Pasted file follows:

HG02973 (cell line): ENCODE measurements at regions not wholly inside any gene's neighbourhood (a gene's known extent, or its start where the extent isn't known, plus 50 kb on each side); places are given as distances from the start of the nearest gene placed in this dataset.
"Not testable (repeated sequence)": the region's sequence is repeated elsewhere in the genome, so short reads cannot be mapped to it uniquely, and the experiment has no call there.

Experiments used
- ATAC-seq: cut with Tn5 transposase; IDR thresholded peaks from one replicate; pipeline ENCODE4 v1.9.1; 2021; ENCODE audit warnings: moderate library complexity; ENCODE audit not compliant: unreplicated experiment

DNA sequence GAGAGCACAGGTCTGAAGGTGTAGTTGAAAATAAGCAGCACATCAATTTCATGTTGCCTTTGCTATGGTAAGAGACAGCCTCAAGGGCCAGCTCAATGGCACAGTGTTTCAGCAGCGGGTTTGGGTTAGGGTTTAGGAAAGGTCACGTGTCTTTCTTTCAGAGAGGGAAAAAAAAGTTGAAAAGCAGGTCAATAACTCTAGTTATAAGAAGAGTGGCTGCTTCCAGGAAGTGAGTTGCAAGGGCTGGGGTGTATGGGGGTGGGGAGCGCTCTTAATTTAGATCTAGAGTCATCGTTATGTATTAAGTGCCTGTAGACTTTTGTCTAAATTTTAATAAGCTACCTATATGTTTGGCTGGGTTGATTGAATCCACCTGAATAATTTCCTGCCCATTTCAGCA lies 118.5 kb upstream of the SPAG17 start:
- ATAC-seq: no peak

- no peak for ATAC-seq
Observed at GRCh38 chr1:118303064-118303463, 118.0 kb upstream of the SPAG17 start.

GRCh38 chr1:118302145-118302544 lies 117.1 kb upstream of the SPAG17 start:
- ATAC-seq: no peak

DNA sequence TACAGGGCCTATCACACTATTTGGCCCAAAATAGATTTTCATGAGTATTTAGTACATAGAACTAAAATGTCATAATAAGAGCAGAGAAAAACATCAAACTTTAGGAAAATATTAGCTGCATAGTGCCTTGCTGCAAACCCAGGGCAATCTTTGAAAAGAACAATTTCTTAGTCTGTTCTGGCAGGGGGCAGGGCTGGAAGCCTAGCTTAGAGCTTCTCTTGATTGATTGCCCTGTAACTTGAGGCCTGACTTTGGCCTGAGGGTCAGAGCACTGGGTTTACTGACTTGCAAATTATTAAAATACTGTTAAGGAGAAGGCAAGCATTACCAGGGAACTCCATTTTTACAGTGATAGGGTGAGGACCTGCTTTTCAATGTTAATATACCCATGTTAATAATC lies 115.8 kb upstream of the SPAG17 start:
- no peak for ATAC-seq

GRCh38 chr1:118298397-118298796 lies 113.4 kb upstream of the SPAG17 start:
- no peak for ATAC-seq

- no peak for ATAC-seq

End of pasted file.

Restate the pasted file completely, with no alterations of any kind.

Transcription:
HG02973 (cell line): ENCODE measurements at regions not wholly inside any gene's neighbourhood (a gene's known extent, or its start where the extent isn't known, plus 50 kb on each side); places are given as distances from the start of the nearest gene placed in this dataset.
"Not testable (repeated sequence)": the region's sequence is repeated elsewhere in the genome, so short reads cannot be mapped to it uniquely, and the experiment has no call there.

Experiments used
- ATAC-seq: cut with Tn5 transposase; IDR thresholded peaks from one replicate; pipeline ENCODE4 v1.9.1; 2021; ENCODE audit warnings: moderate library complexity; ENCODE audit not compliant: unreplicated experiment

DNA sequence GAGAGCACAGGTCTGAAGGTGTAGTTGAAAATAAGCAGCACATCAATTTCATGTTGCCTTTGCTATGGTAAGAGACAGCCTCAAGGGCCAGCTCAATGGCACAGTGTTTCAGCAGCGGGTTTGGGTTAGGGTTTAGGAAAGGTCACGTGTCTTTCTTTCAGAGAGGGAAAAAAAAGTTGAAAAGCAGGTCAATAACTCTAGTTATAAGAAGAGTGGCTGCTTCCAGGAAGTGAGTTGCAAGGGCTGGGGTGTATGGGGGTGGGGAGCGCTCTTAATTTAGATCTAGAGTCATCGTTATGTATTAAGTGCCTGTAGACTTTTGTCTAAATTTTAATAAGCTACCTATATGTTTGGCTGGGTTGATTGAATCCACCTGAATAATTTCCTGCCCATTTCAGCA lies 118.5 kb upstream of the SPAG17 start:
- ATAC-seq: no peak

- no peak for ATAC-seq
Observed at GRCh38 chr1:118303064-118303463, 118.0 kb upstream of the SPAG17 start.

GRCh38 chr1:118302145-118302544 lies 117.1 kb upstream of the SPAG17 start:
- ATAC-seq: no peak

DNA sequence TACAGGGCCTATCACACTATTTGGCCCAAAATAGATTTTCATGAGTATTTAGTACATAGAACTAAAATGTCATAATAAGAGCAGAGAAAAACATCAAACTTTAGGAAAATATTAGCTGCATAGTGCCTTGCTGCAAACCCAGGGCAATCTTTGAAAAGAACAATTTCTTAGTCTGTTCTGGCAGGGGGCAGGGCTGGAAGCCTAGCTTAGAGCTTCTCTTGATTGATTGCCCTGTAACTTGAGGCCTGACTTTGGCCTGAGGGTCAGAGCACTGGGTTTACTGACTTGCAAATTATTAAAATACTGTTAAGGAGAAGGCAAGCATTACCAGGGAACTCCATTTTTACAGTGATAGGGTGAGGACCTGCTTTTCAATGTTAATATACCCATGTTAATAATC lies 115.8 kb upstream of the SPAG17 start:
- no peak for ATAC-seq

GRCh38 chr1:118298397-118298796 lies 113.4 kb upstream of the SPAG17 start:
- no peak for ATAC-seq

- no peak for ATAC-seq